Also called end-cut, apocope is a type of elision.
- Principle of Least Effort
- Sound Change
Etymology:From the Greek, "to cut off"
Examples and Observations:
- "In many poor neighborhoods, the Sandinista Front has more street cred than the local youth gang."
(Tim Rogers, "Even Gangsters Need Their Mamas." Time magazine, Aug. 24, 2007)
- "Season your admiration for a while with an attent ear."
(William Shakespeare, Hamlet, Act I, scene 2)
- "Loss of sounds from the end of a word is known as apocope, as in the pronunciation of child as chile."
(Thomas Pyles and John Algeo, The Origins and Development of the English Language. Harcourt, 1982)
- "After he left the city, thousands of people toasted him with beer at a barbie, an Australian barbecue."
("Pope in Australia," The New York Times, Dec. 1, 1986)
- "Newspapers have their own style and it is important that your feature matches it. For instance, it would be pointless writing a feature for a staid weekly in the style of something more suitable for a lad's mag."
(Susan Pape and Sue Featherstone, Feature Writing: A Practical Introduction. Sage, 2000)
- New Words and Names
"Quite a few English words have resulted from apocope, among them cinema (from cinematograph) and photo (from photograph). Names often undergo apocope (e.g., Barb, Ben, Deb, Steph, Theo, Vince)."
(Bryan Garner, Garner's Modern American Usage. Oxford University Press, 2009)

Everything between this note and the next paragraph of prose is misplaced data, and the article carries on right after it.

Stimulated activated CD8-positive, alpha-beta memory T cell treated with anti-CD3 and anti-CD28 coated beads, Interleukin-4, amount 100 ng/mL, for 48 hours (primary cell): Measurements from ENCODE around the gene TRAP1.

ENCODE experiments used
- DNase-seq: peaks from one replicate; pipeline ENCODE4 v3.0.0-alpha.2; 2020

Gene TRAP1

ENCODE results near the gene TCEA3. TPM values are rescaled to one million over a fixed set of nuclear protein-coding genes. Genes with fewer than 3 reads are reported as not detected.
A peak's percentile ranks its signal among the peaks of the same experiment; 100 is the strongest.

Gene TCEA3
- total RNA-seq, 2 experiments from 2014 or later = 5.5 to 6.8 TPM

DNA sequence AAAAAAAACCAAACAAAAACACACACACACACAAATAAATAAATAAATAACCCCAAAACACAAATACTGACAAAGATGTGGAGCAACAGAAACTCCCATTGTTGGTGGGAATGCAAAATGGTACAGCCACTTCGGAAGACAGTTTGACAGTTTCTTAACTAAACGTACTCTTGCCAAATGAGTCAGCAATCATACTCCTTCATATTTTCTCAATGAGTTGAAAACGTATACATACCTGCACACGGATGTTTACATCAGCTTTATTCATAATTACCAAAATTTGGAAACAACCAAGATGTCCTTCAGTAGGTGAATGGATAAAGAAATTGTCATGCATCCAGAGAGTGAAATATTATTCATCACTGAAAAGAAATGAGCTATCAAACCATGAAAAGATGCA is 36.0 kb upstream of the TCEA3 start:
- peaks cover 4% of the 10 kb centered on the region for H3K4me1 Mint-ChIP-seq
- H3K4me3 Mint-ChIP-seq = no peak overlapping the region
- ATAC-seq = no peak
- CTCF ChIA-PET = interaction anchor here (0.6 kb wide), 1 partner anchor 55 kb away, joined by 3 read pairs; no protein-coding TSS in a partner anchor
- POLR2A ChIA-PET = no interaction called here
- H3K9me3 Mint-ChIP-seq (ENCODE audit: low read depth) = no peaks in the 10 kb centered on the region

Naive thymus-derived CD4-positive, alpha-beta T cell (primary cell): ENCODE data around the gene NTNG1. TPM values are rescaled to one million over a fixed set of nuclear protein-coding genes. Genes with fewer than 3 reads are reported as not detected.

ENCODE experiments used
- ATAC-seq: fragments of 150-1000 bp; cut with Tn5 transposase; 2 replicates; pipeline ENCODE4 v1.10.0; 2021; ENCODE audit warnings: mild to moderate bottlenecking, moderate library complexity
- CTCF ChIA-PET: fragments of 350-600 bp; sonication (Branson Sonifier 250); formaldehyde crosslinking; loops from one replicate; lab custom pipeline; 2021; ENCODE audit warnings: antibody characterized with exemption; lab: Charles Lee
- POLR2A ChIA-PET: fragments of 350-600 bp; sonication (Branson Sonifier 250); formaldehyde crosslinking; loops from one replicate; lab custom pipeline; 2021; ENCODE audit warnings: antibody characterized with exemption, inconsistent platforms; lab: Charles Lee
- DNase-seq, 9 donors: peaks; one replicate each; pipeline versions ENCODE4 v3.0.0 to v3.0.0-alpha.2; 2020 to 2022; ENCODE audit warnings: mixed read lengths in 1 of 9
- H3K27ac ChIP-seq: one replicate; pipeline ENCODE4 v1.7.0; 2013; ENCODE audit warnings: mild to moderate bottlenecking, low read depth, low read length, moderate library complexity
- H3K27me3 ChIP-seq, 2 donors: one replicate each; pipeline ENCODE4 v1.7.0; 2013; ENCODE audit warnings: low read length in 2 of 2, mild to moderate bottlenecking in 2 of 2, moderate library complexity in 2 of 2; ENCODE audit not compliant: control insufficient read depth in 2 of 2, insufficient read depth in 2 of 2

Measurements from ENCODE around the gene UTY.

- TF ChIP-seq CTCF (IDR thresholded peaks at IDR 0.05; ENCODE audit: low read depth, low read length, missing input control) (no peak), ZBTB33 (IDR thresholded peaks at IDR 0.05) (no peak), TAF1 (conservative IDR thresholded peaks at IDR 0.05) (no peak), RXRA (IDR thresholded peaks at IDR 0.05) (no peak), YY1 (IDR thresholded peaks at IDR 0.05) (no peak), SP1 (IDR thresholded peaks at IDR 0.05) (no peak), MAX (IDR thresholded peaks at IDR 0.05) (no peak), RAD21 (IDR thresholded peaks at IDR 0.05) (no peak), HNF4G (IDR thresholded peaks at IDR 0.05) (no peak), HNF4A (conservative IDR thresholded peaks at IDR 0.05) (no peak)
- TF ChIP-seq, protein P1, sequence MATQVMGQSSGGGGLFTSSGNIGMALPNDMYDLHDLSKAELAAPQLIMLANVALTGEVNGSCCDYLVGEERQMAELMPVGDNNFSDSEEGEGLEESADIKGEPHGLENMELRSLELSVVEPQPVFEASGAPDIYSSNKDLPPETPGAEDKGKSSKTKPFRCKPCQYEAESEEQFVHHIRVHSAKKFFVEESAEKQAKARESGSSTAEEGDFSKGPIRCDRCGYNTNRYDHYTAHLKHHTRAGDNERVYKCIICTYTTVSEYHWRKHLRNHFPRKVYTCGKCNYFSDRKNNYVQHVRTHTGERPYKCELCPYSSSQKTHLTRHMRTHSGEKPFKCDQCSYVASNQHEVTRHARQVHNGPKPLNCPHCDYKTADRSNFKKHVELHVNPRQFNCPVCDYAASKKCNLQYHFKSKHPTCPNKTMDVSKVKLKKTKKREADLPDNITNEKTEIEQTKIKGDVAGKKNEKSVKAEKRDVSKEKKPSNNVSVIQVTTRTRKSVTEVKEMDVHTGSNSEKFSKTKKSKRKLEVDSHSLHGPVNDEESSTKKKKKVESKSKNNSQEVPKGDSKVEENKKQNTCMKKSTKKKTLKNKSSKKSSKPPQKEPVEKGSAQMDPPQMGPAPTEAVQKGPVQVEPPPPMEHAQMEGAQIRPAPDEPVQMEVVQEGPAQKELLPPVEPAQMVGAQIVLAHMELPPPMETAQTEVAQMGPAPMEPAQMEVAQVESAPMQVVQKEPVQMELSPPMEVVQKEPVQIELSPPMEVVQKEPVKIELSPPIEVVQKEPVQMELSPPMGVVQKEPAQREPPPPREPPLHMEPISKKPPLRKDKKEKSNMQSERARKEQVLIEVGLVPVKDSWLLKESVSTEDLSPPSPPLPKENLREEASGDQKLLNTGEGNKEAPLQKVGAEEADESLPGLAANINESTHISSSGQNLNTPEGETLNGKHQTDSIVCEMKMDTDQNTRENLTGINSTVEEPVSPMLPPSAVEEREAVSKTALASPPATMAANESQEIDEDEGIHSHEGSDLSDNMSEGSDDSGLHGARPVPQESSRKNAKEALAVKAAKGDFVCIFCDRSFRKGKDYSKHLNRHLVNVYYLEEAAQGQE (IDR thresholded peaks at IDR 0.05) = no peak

- Lost Vowels
"Apocope is a process that deletes word-final segments, including unstressed (reduced) vowels. In Middle English, many words, such as sweet, root, etc. were pronounced with a final [e], but by the time of modern English, these final reduced vowels had been lost. We still see signs of final reduced vowels in the archaic spelling of words like olde."
(Mary Louise Edwards and Lawrence D. Shriberg, Phonology: Applications in Communicative Disorders. College-Hill Press, 1983)
- Oliver Sacks on His Favorite Word
"One of my favorite words is apocope--I use it (for example) in 'A Surgeon's Life': ' . . . the end of the word omitted by a tactful apocope' (Anthropologist on Mars, Vintage, p. 94).
"I love its sound, its explosiveness (as do some of my Tourettic friends--for when it becomes a four-syllable verbal tic, which can be impaired or imploded into a tenth of a second), and the fact that it compresses four vowels and four syllables into a mere seven letters."
(Oliver Sacks, quoted by Lewis Burke Frumkes in Favorite Words of Famous People. Marion Street Press, 2011)